House of Representatives clears REINS Act

air-pollution
The Republican-dominated 115th Congress has launched an assault on the federal government’s system of regulation. A bill passed by the House of Representatives on Jan. 5 would require Congress to approve all administrative rules, including those that limit pollution. Image courtesy Wikimedia.

Republicans eager to take a wrecking ball to the system of administrative law in place for seven decades have moved the second of three bills central to that effort through the U.S. House of Representatives.

The majority GOP pushed through the proposed “Regulations From the Executive in Need of Scrutiny Act” Thursday on a 237-187 vote.

Before doing so legislators adopted several amendments, including one by Rep. Steve King, R-Iowa, that subjects all existing regulations to the requirements that would be imposed by the bill and another by Rep. Luke Messer, R-Ind., that would require agencies to offset the costs of new regulations by repealing or amending those already in effect.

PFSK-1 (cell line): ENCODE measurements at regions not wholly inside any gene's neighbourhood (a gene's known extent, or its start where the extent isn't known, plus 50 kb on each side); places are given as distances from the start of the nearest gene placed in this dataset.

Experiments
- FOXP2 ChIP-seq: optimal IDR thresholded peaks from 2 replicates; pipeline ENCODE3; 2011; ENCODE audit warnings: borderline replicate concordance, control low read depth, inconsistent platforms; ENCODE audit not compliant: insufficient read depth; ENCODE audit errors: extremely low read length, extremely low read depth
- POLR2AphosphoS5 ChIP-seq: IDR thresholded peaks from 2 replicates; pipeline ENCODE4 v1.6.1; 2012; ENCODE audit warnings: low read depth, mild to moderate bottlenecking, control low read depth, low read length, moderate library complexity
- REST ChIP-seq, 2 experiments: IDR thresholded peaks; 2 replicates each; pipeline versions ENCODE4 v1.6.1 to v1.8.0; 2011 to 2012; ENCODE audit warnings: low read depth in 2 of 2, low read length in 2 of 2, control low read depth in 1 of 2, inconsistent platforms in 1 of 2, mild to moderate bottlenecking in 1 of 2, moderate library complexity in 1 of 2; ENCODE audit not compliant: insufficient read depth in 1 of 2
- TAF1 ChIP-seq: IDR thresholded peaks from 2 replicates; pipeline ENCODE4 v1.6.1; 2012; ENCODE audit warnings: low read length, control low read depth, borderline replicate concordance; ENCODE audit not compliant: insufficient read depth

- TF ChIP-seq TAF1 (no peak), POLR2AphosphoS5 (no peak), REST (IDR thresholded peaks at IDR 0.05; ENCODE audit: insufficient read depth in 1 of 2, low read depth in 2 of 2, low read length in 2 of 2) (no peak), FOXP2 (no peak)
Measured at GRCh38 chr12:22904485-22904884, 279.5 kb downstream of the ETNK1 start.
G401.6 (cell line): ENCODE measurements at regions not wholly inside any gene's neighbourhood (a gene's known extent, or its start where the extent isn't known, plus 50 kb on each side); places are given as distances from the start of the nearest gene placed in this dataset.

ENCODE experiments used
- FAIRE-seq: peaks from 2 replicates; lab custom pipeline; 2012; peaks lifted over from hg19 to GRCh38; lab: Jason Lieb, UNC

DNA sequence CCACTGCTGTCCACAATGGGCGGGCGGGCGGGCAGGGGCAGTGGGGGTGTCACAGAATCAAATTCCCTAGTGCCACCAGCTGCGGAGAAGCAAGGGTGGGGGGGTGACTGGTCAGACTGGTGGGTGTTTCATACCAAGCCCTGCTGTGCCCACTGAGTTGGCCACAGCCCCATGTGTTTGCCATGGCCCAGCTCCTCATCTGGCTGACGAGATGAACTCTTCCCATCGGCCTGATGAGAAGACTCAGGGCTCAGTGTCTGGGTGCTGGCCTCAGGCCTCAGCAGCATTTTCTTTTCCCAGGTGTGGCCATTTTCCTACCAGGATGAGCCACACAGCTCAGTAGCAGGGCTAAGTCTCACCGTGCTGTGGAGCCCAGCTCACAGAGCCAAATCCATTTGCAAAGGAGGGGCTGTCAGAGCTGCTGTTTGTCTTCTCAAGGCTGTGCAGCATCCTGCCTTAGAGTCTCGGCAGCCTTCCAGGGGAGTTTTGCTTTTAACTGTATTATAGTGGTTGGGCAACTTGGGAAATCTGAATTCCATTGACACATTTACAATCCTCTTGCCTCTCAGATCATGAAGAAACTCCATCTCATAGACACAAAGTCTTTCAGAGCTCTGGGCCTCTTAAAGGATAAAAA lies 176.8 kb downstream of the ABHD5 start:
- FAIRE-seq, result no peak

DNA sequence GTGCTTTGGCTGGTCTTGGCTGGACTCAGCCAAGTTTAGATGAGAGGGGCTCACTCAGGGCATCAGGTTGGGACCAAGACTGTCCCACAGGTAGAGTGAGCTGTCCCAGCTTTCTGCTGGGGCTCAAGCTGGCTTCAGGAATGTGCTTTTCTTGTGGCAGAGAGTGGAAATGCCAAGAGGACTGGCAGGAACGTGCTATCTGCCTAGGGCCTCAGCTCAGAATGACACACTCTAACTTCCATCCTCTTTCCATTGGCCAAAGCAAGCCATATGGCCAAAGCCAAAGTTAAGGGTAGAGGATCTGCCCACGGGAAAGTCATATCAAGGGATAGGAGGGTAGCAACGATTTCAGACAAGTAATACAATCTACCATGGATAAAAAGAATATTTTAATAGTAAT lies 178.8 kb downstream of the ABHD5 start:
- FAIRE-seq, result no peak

The House rejected Democratic amendments that would exempt regulations that affect children’s health, protect public health and safety, reduce the concentration of lead in drinking water, and assure the safety of children’s toys.

Affecting most regulations issued by federal agencies that might cost business at least $100 million per year in compliance costs, and establishing a 70-day period in which Congress either approves the rule or renders it void, the bill flips on its head the system by which Presidents and their appointees have administered statutes since the 1940s.